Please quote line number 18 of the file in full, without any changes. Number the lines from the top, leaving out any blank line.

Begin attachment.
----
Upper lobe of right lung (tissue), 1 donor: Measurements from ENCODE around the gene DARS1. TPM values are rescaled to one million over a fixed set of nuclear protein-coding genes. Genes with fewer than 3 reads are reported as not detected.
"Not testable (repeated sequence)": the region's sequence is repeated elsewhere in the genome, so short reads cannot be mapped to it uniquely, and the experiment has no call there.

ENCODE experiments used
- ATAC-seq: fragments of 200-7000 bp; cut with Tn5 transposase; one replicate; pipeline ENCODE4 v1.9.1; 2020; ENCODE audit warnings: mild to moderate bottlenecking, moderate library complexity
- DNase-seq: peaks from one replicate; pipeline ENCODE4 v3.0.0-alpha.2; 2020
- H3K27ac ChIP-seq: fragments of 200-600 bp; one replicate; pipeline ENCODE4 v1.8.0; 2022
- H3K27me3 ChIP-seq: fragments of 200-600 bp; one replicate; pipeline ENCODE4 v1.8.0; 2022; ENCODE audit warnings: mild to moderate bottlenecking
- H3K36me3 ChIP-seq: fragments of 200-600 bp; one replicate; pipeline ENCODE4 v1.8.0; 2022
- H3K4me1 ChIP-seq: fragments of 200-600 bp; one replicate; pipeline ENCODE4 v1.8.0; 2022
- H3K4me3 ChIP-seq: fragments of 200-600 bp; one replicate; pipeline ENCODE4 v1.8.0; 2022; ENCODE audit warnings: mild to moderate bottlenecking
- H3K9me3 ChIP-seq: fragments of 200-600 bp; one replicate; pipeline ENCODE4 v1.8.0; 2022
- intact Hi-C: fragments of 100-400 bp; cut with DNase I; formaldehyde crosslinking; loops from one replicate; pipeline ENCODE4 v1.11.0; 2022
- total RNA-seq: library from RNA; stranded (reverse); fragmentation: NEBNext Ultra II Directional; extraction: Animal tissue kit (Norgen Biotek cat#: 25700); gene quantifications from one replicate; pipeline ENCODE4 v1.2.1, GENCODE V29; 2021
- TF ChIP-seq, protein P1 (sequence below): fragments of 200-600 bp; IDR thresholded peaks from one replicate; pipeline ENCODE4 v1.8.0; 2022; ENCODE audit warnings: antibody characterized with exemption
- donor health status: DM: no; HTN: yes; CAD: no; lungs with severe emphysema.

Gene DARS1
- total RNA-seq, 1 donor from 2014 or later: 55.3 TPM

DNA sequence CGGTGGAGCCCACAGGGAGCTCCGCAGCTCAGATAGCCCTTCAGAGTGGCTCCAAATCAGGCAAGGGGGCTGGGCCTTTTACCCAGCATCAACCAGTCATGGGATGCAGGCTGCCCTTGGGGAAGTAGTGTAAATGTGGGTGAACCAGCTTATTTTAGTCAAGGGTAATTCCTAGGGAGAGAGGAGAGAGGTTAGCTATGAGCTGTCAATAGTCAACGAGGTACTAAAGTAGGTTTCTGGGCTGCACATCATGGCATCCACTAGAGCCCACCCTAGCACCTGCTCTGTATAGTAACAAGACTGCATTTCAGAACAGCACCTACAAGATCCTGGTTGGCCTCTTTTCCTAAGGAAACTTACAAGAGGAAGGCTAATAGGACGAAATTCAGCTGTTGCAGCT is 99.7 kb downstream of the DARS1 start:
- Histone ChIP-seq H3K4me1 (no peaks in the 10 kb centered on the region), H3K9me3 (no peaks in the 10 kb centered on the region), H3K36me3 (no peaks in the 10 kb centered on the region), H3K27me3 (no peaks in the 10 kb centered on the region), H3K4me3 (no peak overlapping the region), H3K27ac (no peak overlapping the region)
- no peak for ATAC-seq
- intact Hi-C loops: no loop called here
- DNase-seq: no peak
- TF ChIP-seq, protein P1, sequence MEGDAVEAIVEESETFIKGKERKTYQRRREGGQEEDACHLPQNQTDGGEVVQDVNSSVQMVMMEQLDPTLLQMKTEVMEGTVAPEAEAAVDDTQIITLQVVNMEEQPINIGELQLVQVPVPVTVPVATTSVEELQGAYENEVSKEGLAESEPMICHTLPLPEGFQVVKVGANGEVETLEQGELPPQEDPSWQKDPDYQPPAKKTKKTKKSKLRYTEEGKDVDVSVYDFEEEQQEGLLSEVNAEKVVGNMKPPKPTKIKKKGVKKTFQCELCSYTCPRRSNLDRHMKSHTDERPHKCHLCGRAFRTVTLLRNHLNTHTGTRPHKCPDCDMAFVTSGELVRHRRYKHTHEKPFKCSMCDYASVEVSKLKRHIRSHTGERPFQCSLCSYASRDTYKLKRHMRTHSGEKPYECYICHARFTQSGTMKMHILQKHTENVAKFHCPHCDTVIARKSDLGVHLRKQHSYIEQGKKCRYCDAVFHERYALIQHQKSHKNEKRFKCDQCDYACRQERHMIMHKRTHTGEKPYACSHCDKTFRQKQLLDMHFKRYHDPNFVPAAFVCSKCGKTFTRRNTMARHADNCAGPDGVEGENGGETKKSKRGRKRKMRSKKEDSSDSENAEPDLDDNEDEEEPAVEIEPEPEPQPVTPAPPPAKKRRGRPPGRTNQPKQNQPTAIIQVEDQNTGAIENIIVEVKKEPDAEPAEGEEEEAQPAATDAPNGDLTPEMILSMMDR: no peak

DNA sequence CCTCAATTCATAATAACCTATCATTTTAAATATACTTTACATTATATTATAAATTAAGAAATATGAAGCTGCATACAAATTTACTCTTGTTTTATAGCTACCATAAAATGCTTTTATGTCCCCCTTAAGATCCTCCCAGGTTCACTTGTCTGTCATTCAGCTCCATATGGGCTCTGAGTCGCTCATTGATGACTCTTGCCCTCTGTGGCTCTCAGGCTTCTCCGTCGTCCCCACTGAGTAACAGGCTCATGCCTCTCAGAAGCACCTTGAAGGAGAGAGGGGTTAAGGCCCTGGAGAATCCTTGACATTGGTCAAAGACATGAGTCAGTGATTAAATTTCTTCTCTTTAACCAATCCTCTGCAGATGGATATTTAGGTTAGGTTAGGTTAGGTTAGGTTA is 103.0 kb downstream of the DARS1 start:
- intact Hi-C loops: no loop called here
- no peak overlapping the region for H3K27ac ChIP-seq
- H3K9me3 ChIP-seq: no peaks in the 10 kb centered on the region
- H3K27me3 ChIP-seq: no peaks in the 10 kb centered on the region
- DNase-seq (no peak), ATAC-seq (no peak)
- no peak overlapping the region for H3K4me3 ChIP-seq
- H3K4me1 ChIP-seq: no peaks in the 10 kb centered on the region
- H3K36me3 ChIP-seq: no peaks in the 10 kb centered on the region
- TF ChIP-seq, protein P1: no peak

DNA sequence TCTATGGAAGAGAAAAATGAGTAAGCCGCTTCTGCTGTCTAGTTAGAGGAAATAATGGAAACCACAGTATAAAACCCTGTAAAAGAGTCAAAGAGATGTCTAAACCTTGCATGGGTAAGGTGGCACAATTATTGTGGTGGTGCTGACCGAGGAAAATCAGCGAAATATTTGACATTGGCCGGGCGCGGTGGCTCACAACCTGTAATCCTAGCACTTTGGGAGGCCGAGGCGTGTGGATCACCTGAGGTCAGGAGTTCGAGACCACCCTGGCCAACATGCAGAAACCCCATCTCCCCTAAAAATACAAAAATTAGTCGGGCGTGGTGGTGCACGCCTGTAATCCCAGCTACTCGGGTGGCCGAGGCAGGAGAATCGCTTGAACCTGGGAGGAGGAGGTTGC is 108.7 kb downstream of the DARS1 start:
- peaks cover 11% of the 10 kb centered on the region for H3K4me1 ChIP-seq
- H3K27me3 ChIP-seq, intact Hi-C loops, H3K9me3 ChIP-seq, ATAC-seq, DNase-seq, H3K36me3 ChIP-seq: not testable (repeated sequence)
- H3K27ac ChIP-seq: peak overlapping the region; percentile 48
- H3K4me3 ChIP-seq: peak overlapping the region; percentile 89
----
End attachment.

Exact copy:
DNA sequence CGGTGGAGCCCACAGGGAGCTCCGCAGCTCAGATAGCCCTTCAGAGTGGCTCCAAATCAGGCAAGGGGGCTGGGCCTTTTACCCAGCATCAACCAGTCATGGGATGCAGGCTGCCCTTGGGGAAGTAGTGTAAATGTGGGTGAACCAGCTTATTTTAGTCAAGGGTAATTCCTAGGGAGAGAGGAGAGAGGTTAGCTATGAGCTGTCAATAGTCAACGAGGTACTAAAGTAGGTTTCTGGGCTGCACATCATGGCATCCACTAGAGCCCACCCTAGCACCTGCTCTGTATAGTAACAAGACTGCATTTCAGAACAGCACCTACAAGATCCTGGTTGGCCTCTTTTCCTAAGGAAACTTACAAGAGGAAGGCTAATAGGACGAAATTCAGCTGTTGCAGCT is 99.7 kb downstream of the DARS1 start: